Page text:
The appellant petitioned for review of initial decisions that dismissed her appeals alleging that the agency improperly denied her restoration after partial recovery from a compensable injury. The appellant suffered a compensable injury in 1995 while serving as a Mail Processing Clerk. She thereafter worked in a series of modified assignments, most recently in a rehabilitation assignment performing various duties pertaining to Post Office Box mail, Accountable mail, and Postage Due mail. In April 2010, as part of its now discontinued National Reassessment Process, the agency notified the appellant that there were no operationally necessary tasks within her local commuting area that she could perform within her medical restrictions and that she was not to return to work unless the agency informed her that work within her medical restrictions had been identified. The appellant filed an appeal alleging that the agency's action constituted an arbitrary and capricious denial of restoration and that the denial was the result of disability discrimination, age discrimination, and harmful procedural error. The administrative judge found that the appellant failed to prove that the denial of restoration was arbitrary and capricious, and that the appellant failed to prove any of her other claims. While the appellant's petition for review of that decision was pending before the Board, she filed a second appeal making the same claims as in the first appeal. The judge dismissed the second appeal for lack of jurisdiction, finding that the appellant was collaterally estopped from relitigating whether the agency arbitrarily and capriciously denied her restoration.
Holdings: The Board reversed the first initial decision, finding that the appellant established that the agency arbitrarily and capriciously denied her restoration, and vacated the second initial decision to dismiss the second appeal as barred under the doctrine of res judicata:
1. The appellant established that the agency arbitrarily and capriciously denied her restoration.
a. The case is governed by the principles announced in Latham v. U.S. Postal Service, 117 M.S.P.R. 400 (2012). The dispositive issue, for both jurisdictional and merits purposes, is whether the appellant proved by preponderant evidence that the agency arbitrarily and capriciously denied her restoration.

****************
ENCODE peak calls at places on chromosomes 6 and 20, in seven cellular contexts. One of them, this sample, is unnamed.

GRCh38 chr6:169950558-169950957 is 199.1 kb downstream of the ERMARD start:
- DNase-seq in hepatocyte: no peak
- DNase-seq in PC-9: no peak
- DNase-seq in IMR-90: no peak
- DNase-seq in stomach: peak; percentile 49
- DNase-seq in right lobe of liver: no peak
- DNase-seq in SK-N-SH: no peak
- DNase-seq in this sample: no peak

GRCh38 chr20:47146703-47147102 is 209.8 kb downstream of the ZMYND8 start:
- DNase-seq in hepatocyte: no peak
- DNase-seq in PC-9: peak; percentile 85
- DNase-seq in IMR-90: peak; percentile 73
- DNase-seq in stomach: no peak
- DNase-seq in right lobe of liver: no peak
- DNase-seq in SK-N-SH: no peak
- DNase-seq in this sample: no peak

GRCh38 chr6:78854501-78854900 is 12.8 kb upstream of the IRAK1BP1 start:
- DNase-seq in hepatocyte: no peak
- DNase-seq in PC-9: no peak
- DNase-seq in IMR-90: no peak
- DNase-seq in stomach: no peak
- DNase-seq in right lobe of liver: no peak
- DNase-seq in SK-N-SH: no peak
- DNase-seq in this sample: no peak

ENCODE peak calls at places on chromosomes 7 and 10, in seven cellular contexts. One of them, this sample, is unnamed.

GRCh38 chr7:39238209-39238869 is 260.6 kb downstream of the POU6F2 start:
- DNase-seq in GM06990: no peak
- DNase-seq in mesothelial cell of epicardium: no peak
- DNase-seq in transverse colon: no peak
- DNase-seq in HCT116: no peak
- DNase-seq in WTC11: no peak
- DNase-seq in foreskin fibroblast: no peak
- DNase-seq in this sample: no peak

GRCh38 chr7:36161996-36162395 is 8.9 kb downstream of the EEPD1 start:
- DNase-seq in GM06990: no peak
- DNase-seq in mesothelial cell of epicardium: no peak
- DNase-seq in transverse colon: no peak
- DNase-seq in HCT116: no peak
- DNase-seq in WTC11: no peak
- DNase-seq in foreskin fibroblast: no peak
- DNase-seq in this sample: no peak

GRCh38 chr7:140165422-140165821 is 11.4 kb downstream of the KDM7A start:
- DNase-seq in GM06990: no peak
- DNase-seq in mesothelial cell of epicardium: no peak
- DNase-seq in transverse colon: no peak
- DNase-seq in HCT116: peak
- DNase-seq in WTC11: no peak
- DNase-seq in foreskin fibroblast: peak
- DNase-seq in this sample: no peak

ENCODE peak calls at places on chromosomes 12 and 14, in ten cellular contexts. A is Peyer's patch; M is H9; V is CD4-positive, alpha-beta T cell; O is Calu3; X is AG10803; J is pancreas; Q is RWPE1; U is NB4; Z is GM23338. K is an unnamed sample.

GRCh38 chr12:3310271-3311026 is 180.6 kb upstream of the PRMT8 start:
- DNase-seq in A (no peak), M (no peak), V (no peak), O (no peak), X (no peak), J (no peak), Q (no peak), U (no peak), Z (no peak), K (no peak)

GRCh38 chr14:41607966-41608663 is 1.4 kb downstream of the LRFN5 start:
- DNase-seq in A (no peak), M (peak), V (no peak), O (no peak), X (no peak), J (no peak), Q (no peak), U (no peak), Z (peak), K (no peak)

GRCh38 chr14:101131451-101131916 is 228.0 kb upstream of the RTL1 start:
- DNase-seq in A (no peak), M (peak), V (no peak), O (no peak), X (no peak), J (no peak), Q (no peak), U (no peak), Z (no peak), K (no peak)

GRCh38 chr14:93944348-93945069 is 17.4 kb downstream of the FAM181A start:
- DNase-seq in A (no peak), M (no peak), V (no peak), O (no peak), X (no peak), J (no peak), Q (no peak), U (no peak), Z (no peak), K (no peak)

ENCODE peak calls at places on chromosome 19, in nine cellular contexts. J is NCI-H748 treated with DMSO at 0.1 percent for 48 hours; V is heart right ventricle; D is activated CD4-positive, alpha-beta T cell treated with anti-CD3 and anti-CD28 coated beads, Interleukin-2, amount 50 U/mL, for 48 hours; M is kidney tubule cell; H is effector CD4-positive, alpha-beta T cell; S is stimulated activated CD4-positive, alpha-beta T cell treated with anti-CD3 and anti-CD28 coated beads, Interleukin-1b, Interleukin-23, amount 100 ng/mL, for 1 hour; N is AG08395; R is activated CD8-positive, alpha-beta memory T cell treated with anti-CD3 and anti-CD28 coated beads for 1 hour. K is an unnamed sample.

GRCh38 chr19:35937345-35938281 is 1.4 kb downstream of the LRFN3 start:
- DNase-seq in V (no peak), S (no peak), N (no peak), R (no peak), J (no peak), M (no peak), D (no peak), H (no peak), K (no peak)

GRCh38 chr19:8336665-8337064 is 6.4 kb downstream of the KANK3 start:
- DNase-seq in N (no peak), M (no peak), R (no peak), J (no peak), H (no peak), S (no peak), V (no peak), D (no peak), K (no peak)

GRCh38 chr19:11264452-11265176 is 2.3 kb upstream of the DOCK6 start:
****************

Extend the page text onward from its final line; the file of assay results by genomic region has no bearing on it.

b. Per Latham, the agency could discontinue a modified assignment consisting of tasks within the employee’s medical restrictions only if the duties of that assignment no longer need to be performed by anyone or those duties need to be transferred to other employees in order to provide them with sufficient work, and the transfer of work does not violate any other law, rule, or regulation, including any contractual provision limiting the agency’s authority to assign work.
c. The appellant presented preponderant evidence below, and reasserted on review, that the tasks she performed as part of her modified assignment are now being performed by other employees on an overtime basis and by managers. The agency failed to rebut this evidence.
d. Although Latham was not issued until after the initial decision was issued, the agency could reasonably be expected on review to attempt to rebut the appellant's evidence that the tasks making up her modified duty assignment were being performed by other employees on an overtime basis and by management. Accordingly, there is no need to remand the appeal to the regional office to afford the agency an additional opportunity to present rebuttal evidence.
2. The Board affirmed the judge's findings that the appellant failed to prove her claims of discrimination and harmful procedural error.
3. The proper basis for dismissing the second appeal is res judicata, not collateral estoppel.
a. Collateral estoppel (issue preclusion) bars the relitigation of issues that have previously been fully litigated and made part of a final judgment. This doctrine did not apply to the appellant's second appeal because a final judgment had not been issued in the first appeal; it was pending before the Board on petition for review.
b. Res judicata (claim preclusion) prevents parties from litigating claims that were brought or could have been brought in a prior action. Now that the Board has issued a final decision in the first appeal, res judicata precludes the appellant from litigating the same claims in the second appeal.
The U.S. Court of Appeals for the Federal Circuit issued nonprecedential decisions in the followings case:
McCarthy v. International Boundary & Water Commission, No. 2011-3239 (Oct. 15, 2012) MSPB Docket Nos. DA-1221-09-0725-W-1 and DA-1221-10-0078-W-1) (affirming the Board's decision, which found that the agency did not violate the Whistleblower Protection Act)